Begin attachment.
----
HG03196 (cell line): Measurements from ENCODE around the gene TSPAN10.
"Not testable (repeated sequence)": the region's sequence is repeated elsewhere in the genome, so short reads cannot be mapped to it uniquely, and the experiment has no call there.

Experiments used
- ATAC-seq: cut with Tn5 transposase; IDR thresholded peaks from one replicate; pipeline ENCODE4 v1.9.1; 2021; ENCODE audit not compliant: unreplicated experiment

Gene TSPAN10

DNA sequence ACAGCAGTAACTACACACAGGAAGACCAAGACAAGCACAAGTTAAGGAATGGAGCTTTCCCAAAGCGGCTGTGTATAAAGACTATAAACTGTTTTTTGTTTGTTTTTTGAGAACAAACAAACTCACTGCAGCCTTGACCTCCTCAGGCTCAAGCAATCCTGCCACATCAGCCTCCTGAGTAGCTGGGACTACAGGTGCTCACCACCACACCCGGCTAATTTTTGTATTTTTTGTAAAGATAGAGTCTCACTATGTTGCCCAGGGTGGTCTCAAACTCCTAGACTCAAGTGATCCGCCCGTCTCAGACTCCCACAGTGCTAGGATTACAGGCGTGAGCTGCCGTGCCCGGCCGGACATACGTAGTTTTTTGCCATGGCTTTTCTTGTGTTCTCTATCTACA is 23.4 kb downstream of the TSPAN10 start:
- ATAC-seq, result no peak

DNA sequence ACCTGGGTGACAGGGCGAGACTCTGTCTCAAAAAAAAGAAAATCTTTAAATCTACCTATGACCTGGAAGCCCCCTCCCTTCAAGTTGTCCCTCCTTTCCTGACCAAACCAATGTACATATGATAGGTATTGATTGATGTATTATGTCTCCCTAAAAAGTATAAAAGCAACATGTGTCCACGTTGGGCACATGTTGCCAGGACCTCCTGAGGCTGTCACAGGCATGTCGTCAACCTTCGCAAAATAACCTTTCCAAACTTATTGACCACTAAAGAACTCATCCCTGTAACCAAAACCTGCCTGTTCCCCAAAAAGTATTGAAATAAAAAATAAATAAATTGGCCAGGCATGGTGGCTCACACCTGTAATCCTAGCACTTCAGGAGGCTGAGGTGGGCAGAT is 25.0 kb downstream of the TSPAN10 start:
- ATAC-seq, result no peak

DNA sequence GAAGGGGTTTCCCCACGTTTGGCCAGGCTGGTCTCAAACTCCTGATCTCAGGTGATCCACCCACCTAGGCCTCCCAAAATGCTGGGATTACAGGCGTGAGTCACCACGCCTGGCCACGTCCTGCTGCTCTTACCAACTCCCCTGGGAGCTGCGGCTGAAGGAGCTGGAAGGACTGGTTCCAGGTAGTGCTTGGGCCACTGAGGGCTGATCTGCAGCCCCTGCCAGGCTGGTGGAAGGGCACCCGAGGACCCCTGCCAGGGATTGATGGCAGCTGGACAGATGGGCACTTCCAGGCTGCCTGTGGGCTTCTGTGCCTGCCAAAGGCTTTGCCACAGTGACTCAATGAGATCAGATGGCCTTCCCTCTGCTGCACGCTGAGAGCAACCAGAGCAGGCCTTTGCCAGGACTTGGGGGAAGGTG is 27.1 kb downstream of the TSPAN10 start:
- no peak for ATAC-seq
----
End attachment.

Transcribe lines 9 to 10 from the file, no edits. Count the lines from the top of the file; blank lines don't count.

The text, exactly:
- ATAC-seq, result no peak

DNA sequence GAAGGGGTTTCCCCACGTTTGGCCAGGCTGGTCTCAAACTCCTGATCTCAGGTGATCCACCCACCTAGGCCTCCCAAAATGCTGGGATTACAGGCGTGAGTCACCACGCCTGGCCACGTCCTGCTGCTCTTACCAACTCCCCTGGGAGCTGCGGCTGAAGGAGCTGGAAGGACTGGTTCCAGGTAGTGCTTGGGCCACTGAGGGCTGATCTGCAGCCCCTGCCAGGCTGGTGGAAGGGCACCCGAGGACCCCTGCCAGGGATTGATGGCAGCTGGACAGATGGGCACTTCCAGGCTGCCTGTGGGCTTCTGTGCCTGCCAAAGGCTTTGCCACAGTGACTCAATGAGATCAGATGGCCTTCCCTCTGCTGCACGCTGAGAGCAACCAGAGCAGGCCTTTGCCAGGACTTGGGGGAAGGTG is 27.1 kb downstream of the TSPAN10 start: